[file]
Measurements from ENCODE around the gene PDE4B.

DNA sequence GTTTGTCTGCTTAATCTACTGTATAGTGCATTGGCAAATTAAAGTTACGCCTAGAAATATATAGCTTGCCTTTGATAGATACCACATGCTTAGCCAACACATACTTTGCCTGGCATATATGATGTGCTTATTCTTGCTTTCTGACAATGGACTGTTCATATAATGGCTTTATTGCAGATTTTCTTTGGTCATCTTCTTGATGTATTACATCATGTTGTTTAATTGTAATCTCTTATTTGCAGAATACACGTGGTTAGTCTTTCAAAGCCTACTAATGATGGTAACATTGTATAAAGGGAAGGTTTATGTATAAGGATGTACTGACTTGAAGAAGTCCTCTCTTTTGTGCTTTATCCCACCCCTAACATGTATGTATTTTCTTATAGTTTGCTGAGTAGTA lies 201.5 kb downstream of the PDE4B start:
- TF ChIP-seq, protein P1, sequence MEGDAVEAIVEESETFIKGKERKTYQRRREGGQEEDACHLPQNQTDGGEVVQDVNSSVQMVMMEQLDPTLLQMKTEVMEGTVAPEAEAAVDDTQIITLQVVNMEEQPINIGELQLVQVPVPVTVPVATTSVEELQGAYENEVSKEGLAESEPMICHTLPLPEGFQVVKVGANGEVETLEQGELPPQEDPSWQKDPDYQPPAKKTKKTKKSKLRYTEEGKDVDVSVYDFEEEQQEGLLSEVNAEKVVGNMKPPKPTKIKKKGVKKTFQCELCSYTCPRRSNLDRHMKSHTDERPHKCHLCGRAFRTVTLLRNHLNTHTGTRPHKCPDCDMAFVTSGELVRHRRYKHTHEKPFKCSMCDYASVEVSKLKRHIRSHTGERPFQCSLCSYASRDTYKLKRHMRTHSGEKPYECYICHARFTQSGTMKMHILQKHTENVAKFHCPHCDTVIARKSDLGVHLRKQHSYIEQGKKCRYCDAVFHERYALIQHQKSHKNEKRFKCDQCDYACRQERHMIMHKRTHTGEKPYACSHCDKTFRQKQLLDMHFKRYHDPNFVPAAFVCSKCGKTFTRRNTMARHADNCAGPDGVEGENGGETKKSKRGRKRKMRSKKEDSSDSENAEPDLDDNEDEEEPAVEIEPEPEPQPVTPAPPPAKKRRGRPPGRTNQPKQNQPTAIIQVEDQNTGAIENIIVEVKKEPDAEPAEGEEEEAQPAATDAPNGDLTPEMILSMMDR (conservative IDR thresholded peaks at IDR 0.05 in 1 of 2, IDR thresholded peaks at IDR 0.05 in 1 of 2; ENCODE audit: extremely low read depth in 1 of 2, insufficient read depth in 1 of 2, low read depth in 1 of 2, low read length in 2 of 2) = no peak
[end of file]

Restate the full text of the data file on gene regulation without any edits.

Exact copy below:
Measurements from ENCODE around the gene PDE4B.

DNA sequence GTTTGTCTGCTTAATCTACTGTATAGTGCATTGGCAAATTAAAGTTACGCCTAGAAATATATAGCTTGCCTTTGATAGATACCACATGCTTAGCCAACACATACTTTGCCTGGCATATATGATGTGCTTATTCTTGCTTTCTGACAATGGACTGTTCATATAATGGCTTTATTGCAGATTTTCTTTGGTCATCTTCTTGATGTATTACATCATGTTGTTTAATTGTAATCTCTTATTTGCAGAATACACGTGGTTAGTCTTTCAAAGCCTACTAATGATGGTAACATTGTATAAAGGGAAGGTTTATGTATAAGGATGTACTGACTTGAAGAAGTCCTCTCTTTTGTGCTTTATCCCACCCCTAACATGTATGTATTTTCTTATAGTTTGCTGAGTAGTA lies 201.5 kb downstream of the PDE4B start:
- TF ChIP-seq, protein P1, sequence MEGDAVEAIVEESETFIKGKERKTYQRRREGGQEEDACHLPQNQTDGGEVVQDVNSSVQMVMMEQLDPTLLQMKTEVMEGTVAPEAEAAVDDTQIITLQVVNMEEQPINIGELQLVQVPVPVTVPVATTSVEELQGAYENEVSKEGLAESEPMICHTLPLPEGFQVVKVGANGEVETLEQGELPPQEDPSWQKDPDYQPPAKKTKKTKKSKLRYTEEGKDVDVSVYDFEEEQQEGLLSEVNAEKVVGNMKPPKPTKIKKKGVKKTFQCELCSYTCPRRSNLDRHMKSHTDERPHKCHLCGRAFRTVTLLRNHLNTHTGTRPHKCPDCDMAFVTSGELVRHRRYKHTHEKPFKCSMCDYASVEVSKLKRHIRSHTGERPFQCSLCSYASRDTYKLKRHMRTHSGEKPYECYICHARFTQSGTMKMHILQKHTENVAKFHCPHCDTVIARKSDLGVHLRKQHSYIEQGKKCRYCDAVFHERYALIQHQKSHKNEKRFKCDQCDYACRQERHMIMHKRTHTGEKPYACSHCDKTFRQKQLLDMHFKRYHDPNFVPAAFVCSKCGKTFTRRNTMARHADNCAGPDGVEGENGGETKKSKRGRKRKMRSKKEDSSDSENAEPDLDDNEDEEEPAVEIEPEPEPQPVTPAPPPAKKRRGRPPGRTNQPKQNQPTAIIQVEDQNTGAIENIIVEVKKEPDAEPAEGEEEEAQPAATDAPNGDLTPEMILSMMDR (conservative IDR thresholded peaks at IDR 0.05 in 1 of 2, IDR thresholded peaks at IDR 0.05 in 1 of 2; ENCODE audit: extremely low read depth in 1 of 2, insufficient read depth in 1 of 2, low read depth in 1 of 2, low read length in 2 of 2) = no peak